"Là, tout n'est qu'ordre et beauté 
 Luxe, calme et volupté.
(There all is order and beauty/ Luxury, silence and voluptuousness). Well, except the last point that would get on my nerves after a while, I think. 
To quote my friend Stephen (Russel): "... it is the mess of it that makes it glorious - and so are you: glorious." 
Nothing to add. 
 






Saturday, 14 September 2013

The Tao of Wishes

Brigitta Huegel

One of the books my dearest English friend, Stephen Russell, The Barefoot Doctor, has written is called: 'Manifesto. How to get what you want without trying.
Had I but thought about it a bit longer! 
But no - carelessly I told Husband that I would appreciate to live on a houseboat. Very much. (I had seen some nice exemplars like that above on the Spree). 
"You?", asked Husband. "On a boat? Living on a damp, narrow, moving boat?
I felt piqued. Said: "Pshaw - I have many undiscovered facets you don't know!"  
The Tao listened. And laughed. 
And so a few days ago I got a surprising offer. 
A friend - and friends of him - will make a trip on a narrowboat from Bradford-on-Avon to Bath, direction Bristol, and back again.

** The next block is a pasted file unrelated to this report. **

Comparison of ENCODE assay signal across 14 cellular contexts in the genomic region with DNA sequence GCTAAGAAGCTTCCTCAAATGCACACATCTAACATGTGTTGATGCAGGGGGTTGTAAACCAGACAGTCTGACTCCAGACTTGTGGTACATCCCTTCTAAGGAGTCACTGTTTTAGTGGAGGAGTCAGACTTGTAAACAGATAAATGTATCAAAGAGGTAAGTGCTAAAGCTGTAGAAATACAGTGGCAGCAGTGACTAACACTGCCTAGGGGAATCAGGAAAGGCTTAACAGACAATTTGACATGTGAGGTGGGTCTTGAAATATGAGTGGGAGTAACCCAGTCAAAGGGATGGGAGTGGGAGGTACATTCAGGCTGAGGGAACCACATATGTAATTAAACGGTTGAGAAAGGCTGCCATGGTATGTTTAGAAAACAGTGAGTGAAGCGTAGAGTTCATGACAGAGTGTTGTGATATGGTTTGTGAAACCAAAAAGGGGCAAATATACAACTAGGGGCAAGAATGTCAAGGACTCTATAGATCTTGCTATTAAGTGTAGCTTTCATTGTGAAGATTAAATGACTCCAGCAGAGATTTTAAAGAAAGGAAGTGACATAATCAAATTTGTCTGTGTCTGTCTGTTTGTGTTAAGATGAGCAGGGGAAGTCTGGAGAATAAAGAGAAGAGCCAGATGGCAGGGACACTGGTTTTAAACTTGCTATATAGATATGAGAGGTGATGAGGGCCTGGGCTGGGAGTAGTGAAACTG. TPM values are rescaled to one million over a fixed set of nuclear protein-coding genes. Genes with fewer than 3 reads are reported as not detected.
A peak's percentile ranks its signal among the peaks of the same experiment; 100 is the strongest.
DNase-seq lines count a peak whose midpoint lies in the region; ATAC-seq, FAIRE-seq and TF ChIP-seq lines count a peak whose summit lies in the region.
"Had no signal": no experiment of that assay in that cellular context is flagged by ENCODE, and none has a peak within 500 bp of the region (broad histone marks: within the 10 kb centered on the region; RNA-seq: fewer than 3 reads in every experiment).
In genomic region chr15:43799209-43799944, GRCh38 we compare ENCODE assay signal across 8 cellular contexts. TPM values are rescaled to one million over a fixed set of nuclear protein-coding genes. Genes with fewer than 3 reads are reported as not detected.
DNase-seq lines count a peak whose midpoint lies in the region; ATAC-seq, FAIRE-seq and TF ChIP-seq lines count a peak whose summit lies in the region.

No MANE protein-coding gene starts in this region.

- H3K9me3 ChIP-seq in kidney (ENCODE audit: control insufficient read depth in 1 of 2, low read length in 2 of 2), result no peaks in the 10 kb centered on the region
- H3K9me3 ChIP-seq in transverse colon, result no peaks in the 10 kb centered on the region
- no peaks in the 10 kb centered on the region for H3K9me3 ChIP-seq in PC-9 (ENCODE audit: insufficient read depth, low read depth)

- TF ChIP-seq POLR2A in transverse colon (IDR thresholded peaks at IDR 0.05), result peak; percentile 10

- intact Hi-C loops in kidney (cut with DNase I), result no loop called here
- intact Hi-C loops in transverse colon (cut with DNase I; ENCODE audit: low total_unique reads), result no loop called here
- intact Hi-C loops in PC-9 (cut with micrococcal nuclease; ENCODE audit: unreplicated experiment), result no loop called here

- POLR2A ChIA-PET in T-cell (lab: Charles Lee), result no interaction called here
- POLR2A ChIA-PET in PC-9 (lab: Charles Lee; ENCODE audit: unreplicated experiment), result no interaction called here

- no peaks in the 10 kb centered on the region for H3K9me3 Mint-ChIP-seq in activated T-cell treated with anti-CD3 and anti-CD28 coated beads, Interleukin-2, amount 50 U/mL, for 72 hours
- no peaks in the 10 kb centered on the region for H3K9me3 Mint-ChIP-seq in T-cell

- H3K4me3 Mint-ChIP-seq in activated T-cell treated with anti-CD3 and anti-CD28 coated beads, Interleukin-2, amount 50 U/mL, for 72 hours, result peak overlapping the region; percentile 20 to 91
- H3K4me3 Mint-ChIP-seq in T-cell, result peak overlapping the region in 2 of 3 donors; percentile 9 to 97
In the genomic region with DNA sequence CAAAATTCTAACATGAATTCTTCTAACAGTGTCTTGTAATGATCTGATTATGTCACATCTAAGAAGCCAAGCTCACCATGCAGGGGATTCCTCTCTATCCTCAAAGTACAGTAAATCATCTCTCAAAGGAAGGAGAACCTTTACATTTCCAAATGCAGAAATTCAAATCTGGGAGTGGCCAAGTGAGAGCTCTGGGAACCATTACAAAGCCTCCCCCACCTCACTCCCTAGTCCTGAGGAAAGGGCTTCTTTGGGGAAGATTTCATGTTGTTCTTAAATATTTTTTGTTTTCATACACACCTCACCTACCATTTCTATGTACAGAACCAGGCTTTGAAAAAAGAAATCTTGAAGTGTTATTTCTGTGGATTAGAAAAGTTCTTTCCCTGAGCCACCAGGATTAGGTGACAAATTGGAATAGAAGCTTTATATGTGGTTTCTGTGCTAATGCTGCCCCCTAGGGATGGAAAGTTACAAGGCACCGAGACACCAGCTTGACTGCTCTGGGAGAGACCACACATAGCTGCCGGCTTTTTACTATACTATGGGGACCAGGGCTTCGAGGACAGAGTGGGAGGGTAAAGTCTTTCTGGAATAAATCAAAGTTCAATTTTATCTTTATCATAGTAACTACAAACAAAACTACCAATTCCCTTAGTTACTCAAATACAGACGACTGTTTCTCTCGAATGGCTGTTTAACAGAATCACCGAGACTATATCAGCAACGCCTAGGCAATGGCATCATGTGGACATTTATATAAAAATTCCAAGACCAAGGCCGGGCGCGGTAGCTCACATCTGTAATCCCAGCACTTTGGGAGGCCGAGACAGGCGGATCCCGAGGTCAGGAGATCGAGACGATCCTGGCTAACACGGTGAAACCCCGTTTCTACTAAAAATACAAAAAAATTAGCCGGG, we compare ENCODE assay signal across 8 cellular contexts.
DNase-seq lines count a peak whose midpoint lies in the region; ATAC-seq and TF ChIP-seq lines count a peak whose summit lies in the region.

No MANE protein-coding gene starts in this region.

From the "(2 x) Three Men in a Boat" two had resigned - so Husband and I were asked. He, deep in writing an essay on "Luxury", has no time - but I..? 
For a second I hesitated. Then, without batting an eyelid I stared into Husband's eyes (did I imagine that I saw deep laughter in them?) "Of course I go", I said. "Such a big chance!
Which it is. I hope that the weather will be fine. 
But not being THAT starry-eyed anymore, I bought a dream-shiny-fuchsia Max Mara-down-vest - beautiful,slim and snuggly warm under my Burberry-Jacket. Then I rummaged through my winter wardrobe and pulled out the long black woolen-silk wool-pants with frills around the ankle. 
Yes! I know chapter 3 of Tove Jansson's 'Comet in Moominland' by heart, headline:  'Which is how to manage crocodiles' .  
So: come what may: Be prepared! 

P.S. For those who don't  know Tove's book (which is a fault!): Moomin's mother unnerves the young adventurers before their trip to take wool-pants with them (that's how mothers are) - and later, when they have to fight off crocodiles in a water tunnel they throw the heavy wool-pants into the wide open claws of the crocodiles. Saved!